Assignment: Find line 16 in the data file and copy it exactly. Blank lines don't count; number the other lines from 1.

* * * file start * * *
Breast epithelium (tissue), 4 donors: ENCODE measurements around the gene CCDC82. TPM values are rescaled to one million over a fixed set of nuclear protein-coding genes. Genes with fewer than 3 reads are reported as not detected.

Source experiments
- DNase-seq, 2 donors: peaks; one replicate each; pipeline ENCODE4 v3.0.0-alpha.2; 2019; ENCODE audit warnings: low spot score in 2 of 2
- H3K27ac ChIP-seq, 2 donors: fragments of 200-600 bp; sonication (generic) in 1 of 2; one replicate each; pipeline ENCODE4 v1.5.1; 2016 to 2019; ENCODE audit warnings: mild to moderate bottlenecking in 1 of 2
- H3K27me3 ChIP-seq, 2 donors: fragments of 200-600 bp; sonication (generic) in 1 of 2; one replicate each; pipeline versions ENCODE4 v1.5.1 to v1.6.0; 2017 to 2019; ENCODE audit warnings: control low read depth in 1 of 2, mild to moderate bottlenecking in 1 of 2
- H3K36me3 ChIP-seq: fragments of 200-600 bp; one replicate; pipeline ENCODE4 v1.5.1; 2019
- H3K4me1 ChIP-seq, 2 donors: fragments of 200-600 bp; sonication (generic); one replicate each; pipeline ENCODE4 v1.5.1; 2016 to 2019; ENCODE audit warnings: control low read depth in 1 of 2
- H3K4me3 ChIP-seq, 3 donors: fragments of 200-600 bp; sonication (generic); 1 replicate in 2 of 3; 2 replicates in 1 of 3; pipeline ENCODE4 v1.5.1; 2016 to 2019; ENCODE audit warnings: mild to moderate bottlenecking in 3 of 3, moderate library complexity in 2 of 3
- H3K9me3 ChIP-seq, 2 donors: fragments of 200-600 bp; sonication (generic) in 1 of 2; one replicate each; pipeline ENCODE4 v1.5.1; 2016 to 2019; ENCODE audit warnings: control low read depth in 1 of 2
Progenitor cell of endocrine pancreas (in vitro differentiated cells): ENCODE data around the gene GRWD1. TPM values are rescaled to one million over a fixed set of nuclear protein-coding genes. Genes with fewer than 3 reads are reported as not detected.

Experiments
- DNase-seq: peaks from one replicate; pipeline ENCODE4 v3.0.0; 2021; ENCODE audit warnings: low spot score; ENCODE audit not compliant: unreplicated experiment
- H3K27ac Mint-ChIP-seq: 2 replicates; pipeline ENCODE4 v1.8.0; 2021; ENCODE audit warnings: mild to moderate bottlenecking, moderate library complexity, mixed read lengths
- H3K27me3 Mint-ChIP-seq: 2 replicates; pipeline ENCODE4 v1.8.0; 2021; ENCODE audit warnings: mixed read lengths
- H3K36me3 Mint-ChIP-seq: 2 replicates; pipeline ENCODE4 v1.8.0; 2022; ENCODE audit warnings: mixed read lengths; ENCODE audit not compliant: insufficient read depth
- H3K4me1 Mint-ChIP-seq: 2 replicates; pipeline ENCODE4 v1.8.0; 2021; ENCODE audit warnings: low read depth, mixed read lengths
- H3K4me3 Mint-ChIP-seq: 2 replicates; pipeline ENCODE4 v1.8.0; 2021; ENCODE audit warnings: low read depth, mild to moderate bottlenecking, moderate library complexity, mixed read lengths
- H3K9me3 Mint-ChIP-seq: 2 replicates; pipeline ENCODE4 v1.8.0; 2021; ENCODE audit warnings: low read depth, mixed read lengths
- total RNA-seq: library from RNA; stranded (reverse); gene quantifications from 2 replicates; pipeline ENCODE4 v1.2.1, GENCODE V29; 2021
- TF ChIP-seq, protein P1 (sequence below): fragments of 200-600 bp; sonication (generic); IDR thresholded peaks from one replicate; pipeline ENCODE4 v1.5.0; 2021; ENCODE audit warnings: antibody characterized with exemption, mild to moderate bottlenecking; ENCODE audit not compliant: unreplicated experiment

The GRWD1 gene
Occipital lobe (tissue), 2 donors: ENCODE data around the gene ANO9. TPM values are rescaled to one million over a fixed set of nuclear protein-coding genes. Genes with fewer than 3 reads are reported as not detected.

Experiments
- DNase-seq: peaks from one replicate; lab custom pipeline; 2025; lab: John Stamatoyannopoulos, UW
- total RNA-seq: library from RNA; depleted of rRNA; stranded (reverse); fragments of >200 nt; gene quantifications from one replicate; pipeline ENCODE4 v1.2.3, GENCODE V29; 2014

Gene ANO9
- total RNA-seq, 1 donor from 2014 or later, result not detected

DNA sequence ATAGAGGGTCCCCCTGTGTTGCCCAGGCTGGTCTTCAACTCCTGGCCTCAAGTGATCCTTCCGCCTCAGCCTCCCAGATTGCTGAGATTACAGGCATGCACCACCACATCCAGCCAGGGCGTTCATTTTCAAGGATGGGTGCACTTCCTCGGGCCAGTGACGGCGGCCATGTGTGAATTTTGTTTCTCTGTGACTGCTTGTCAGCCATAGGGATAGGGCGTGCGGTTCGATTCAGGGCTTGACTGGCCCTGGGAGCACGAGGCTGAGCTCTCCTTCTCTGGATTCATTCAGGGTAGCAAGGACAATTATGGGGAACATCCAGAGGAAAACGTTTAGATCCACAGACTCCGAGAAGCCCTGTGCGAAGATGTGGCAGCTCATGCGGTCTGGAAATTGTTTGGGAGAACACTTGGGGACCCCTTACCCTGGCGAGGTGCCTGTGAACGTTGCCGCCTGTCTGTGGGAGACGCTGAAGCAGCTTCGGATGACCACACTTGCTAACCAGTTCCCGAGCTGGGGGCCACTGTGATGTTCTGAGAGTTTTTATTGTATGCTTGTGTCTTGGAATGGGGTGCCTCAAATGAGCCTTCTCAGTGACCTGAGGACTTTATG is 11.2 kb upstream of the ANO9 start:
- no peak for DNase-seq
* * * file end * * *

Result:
- H3K4me1 Mint-ChIP-seq: 2 replicates; pipeline ENCODE4 v1.8.0; 2021; ENCODE audit warnings: low read depth, mixed read lengths